Domain Names

The output above is divided into several sections, each corresponding to the domain name that starts the section (e.g., example.com).  Following the headers of names that correspond to zones are two sets of characters, each within brackets.  The characters within the first set of brackets represent the status of the zone.  The characters within the second set of brackets represent the status of the delegation (note that this second set of bracketed characters will not be present for the root zone).

The first character within each set of brackets is one of the following:

.

secure zone or delegation

-

insecure zone or delegation

!

bogus zone or delegation

?

lame or incomplete delegation

If there is a second character within the brackets, it represents the following:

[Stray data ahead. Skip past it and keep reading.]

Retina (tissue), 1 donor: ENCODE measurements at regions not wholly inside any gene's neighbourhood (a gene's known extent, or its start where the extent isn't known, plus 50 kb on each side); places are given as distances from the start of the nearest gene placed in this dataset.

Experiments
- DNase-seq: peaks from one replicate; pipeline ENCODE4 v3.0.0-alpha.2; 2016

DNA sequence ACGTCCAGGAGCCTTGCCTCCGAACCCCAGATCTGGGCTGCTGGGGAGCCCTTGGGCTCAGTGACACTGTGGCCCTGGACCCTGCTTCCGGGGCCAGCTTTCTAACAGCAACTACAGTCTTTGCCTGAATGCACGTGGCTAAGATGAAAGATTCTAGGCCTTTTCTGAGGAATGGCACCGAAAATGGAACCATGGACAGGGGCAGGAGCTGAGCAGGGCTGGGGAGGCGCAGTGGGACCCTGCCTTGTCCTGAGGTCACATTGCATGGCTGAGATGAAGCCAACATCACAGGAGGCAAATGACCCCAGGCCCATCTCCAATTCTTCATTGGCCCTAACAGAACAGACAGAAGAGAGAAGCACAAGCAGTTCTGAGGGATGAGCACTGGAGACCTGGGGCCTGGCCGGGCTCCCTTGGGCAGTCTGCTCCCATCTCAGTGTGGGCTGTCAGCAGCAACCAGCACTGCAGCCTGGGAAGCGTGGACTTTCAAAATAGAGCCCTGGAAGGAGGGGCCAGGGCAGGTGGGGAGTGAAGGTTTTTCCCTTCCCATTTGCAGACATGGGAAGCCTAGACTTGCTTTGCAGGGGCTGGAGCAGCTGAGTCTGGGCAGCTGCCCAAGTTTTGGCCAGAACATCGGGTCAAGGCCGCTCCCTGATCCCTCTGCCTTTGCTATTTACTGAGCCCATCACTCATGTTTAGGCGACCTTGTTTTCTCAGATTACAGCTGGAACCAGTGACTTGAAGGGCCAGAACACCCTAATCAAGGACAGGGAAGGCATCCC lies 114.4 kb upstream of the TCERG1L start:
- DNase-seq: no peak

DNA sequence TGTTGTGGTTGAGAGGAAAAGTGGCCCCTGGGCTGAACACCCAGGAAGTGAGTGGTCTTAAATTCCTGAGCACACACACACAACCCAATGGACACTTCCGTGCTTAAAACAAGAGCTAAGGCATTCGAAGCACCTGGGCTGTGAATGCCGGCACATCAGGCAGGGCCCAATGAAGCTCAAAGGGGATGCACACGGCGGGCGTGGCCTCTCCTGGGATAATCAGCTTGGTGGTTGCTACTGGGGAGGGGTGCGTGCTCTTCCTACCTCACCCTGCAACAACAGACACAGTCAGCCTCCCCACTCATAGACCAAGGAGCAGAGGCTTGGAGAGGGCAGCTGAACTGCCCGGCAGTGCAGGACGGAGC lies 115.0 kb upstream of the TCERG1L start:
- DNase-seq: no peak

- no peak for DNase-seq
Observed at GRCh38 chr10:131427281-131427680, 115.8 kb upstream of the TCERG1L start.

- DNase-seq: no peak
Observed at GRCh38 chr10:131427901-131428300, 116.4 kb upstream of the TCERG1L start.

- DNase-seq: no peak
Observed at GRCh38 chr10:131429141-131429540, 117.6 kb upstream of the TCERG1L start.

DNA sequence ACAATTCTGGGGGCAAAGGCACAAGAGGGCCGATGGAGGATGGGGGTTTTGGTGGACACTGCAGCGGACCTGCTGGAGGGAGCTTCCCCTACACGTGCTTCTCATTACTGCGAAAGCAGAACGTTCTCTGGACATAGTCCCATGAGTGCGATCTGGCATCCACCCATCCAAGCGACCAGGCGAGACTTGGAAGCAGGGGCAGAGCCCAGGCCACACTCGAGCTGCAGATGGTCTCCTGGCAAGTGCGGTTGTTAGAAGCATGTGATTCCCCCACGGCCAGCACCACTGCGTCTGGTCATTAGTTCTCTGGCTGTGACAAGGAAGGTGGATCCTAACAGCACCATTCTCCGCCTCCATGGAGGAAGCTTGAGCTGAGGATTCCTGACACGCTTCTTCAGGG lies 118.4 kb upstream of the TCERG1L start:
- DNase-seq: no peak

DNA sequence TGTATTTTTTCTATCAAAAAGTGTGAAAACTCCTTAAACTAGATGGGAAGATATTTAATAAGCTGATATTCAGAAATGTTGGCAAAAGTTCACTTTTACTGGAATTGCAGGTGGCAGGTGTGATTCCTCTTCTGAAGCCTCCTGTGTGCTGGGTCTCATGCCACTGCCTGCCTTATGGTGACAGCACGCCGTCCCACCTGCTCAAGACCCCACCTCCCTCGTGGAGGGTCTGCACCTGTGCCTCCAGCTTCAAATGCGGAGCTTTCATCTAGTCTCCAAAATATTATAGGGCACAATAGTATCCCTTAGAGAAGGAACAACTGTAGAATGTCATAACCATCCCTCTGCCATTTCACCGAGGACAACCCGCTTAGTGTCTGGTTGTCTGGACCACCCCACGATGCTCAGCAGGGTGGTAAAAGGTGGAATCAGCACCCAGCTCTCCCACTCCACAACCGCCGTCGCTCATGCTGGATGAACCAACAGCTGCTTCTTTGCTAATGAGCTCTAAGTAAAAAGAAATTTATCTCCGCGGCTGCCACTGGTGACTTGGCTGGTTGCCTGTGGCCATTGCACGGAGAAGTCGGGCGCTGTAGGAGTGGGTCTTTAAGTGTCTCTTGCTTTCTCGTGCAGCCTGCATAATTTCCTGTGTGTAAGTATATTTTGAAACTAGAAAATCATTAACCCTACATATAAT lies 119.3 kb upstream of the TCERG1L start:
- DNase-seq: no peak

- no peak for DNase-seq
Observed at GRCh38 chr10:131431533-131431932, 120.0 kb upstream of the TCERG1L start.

!

errors are present

?

warnings are present

For example, an insecure delegation with warnings is represented as: [-?]  And a secure delegation with no errors is shown as: [.]

Query Responses

The lines in each section, below the header, represent responses to queries for that name from one or more servers.  The bracketed characters at the far left of each line represent the status of the response or response component on the rest of the line.  The first character in the brackets represents the authentication status:

.

secure

-

insecure

!

bogus

If there is a second character within the brackets, it represents the following:

!

errors are present

?

warnings are present